"A race we drove together. Sure. And that we argued and I pushed her off a top floor balcony and got away with it somehow?"
Sam felt herself flush. "I heard that. I don't bel--"
"I met Lucy when I first came to ISO Racing. She drove for Calman."
Sam nodded. Calman Racing was based in the next building. Their rivalry was friendly, most of the time.
"We went out a few times, nothing too serious. Then the war started. I was... busy. I didn't see her for a while, and then I heard she'd left. A few months later I was invited to drive Africa 9000, and I found she was my co-driver."
He stared at the far wall, but Sam suspected he was seeing something completely different.
"She'd been taken by Spectra and turned into a cyborg. They'd left just enough of Lucy in there for her to kill herself rather than follow her programming and work for them any longer. No, I didn't push her. She jumped. If she'd still been human, I'd have stopped her."
Sam gasped, but Jason carried on without a pause.
"And then there was Katrina. I know you met her." He snorted. "I know you didn't much like her."
Katrina had been one of last season's less loveable racetrack groupies: mostly wannabe Z-list celebrities who hung around in hopes of catching a race driver boyfriend. She'd latched onto Jason, and he hadn't exactly rejected her advances. Then she'd vanished apparently overnight. He'd never mentioned her again, and Sam hadn't thought about her since.
"She was a Spectran agent in training. She wanted to use me to gain access to the ISO building in town. We set her up, and when her assassination attempt failed, she suicided. I wasn't quick enough to stop her."
Not liked was one thing. She'd been a Spectran agent? She was dead?
"But... they don't know who you are. Do they?" It made no sense that Jason would have to hide his identity like this, if the Spectrans already knew who the Condor was.
He shook his head. "No, but that's not what they want. They want a way to get someone into ISO, and ISO Racing isn't inside the military security systems."
She didn't get it.
"ISO Racing is the weakest system. You're a mechanic - how do we make sure engines fail somewhere we can fix them?"
That she did get. "Sacrificial weak spot."
"Yeah. So, you're a Spectran agent, you're looking for a way into ISO, you see an ISO department in a nice civilian industrial estate, and you have a choice of employees to try to use to get you involved. How are you going to do it?"
Sam just stared, but he waited, grey eyes boring into hers.
"I...um, I'd offer the junior employees a job on the side?"
He grinned at the reference, rather to her relief. "They already tried that, and G-Force smacked them good and hard and took down an entire recruiting operation in the process. No, there are two things they do. They try to set themselves up as girlfriends for anyone who doesn't have one. And they go after existing wives and girlfriends - most people's loyalties start wavering when someone they love is in danger."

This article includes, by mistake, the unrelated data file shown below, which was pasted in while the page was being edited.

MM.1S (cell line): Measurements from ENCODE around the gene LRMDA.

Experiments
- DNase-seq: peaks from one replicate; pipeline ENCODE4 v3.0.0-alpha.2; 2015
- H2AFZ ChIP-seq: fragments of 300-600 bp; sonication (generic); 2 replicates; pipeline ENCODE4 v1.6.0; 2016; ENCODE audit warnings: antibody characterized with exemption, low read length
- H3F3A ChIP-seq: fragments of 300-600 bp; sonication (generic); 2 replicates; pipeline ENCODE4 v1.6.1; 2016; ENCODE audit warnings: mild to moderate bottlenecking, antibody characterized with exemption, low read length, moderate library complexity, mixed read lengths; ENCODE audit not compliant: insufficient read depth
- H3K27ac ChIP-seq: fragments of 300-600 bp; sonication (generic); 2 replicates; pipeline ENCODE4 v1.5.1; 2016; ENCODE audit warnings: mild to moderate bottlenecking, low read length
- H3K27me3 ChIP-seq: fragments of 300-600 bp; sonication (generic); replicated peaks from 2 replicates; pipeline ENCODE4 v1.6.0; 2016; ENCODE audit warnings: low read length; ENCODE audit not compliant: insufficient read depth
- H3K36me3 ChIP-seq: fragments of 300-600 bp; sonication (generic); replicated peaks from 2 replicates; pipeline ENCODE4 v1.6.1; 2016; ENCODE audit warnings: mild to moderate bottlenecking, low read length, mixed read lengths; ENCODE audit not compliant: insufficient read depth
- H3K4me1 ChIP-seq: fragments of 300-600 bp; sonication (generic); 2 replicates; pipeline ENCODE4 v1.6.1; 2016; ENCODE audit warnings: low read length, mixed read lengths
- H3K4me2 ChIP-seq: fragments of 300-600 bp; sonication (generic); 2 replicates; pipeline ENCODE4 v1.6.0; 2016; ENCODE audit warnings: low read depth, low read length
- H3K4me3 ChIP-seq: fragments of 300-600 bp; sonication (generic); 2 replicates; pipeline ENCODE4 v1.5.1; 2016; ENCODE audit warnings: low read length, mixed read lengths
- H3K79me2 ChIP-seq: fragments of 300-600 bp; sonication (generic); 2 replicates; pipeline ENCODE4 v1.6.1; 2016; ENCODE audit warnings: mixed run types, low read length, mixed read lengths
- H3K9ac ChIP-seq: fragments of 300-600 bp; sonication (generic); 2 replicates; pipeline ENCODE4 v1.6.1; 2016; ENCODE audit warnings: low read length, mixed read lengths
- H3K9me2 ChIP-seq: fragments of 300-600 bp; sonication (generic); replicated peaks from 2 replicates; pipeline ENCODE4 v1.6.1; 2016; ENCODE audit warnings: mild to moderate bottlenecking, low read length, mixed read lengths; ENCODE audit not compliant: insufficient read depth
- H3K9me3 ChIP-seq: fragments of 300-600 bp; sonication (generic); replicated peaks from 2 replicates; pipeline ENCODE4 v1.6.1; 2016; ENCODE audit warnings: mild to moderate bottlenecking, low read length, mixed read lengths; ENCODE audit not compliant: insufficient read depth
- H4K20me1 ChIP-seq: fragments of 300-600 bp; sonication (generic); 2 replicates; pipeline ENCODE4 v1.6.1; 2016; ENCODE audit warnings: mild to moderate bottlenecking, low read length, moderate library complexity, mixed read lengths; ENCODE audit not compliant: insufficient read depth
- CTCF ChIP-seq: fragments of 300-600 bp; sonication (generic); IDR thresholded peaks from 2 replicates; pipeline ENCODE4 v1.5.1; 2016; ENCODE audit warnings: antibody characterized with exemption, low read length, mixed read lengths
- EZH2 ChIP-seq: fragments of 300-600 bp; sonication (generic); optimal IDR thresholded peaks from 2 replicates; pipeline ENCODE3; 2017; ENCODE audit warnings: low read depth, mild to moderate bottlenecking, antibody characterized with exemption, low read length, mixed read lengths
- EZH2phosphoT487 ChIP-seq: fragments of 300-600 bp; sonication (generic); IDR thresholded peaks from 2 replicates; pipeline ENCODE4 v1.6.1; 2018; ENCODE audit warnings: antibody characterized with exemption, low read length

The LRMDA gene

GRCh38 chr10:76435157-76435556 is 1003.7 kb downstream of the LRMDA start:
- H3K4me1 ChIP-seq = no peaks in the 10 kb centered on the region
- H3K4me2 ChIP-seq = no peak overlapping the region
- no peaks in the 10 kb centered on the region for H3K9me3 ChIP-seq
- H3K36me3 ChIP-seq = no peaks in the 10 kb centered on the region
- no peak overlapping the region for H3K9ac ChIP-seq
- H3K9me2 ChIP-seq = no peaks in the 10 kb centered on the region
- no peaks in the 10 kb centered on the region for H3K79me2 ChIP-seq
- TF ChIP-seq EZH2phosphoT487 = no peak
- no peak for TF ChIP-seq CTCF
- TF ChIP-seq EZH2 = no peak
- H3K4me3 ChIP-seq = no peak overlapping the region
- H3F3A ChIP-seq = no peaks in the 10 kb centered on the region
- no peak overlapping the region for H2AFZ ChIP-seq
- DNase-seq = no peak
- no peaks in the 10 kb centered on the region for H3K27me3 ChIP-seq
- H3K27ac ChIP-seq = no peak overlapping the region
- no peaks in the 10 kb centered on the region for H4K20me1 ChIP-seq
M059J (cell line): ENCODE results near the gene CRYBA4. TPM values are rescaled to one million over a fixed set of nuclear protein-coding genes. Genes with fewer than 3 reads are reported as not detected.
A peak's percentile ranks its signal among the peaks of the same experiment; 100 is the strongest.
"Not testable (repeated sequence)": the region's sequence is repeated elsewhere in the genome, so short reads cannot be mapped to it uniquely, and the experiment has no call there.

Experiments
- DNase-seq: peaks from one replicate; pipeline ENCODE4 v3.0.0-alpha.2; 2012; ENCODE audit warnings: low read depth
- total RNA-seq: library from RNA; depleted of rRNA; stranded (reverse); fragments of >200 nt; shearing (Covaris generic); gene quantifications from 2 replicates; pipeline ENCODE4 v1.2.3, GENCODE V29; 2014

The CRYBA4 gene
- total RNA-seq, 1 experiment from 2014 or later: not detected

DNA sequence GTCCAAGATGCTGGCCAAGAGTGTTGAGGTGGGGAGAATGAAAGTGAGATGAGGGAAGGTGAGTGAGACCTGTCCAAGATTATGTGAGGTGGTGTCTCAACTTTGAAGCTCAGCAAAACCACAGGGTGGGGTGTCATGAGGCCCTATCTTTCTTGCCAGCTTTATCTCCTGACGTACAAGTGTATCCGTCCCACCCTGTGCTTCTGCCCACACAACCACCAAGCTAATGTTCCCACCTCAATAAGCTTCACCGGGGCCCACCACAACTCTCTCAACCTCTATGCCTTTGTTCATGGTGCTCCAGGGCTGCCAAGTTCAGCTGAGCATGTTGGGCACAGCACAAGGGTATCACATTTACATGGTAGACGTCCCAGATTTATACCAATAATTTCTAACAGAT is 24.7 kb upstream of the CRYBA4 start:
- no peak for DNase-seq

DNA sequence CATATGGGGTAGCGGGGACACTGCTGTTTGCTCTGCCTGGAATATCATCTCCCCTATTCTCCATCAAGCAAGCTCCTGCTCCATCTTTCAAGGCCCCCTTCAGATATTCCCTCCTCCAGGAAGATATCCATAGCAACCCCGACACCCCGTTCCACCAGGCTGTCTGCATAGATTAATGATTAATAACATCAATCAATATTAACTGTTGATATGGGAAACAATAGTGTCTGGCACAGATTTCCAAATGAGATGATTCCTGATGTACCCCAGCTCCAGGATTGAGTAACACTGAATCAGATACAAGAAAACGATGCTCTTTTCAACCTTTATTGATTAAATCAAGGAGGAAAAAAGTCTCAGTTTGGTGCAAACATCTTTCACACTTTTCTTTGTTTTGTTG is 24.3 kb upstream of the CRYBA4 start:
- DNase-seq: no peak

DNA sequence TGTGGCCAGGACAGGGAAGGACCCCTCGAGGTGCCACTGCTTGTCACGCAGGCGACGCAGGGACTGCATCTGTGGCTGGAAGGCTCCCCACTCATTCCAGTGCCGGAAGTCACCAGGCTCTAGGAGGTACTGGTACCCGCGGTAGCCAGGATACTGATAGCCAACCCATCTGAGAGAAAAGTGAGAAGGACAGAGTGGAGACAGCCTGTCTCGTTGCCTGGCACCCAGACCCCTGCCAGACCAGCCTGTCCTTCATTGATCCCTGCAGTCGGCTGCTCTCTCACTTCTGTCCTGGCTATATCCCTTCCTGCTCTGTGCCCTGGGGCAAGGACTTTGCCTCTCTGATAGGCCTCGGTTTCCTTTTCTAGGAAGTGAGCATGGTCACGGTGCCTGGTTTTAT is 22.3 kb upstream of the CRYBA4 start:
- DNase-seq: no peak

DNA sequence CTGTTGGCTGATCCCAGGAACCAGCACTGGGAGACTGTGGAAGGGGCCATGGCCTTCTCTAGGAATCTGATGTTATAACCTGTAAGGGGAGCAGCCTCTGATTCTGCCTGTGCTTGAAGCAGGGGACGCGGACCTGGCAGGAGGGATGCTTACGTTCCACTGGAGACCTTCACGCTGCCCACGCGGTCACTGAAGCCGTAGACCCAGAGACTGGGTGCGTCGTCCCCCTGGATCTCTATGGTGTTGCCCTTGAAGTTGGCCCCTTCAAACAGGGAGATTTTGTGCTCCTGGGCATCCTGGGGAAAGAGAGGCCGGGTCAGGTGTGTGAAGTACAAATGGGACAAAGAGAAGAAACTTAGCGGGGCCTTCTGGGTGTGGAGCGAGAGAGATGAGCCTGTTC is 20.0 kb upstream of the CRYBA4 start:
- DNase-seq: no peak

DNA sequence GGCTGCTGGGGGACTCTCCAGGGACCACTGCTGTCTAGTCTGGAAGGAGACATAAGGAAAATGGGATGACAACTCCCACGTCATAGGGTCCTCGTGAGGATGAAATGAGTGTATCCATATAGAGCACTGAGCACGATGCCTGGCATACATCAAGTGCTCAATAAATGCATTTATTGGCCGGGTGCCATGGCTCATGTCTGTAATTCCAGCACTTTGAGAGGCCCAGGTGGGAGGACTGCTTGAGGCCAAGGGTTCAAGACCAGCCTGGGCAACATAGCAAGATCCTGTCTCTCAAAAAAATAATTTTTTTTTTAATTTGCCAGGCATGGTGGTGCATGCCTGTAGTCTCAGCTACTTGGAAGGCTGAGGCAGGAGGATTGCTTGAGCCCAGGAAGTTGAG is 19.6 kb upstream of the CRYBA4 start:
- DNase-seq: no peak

Sam gulped. "Melissa? Melissa's baby?"
"Or the disillusioned Aussie junior driver who'll sleep with anything in a skirt. Got to be an easier target than Jeff the clean-cut all-American hero."
"Oh." She gulped. "That's horrible. ISO Racing isn't the sacrificial weak spot. You are. Why you? Don't you have enough to worry about already?"
"I can handle it. And if I can't, I can call in the big guns."
"I told you to forget I said that."
"Oh. Yes. Sorry."
"Spectra line up their female agents and throw them at me, and I make sure they fail right after they've apparently gone past the point where I can help. Dave and Luis get to dress up all smart in their uniforms and look down their noses at me." He snorted. "Fifi and Trixibelle get a night in an expensive hotel room."
"Fifi and... they can't have been called that."
"Don't know, don't care. I won't use them as my cover again or I'd be putting them in danger too." He caught her eye again. "And I didn't sleep with them. Not that they'll remember. They were both so blind drunk they were dead to the world five minutes after we checked in."
"What, that I didn't get my drunken orgy? Why do you think I made sure they were completely plastered?" He drained the last of his coffee and stood up. "I need to go. Thanks for letting me vent."
"Any time," she said to empty air.
And then she sat and thought.
He hadn't needed to do any of that. He must have people he could talk to over at ISO. High-ranking people, with security clearances. He could have left her disillusioned and frustrated, losing any interest she'd ever had in getting to know him better.
He hadn't. He'd told her the truth. He'd made a particular point of how he hadn't slept with his... what? Dates? Tools? She should probably feel sorry for them, being used like that, though she didn't.
He'd told her that he couldn't, under any circumstances, have anyone special. Then he'd made it clear that he didn't have anyone casual either. Was that a hint? That he was waiting until he could have someone special? And he'd shared this with her?
"Sam, you're dreaming," she said out loud, and took the mugs to wash up.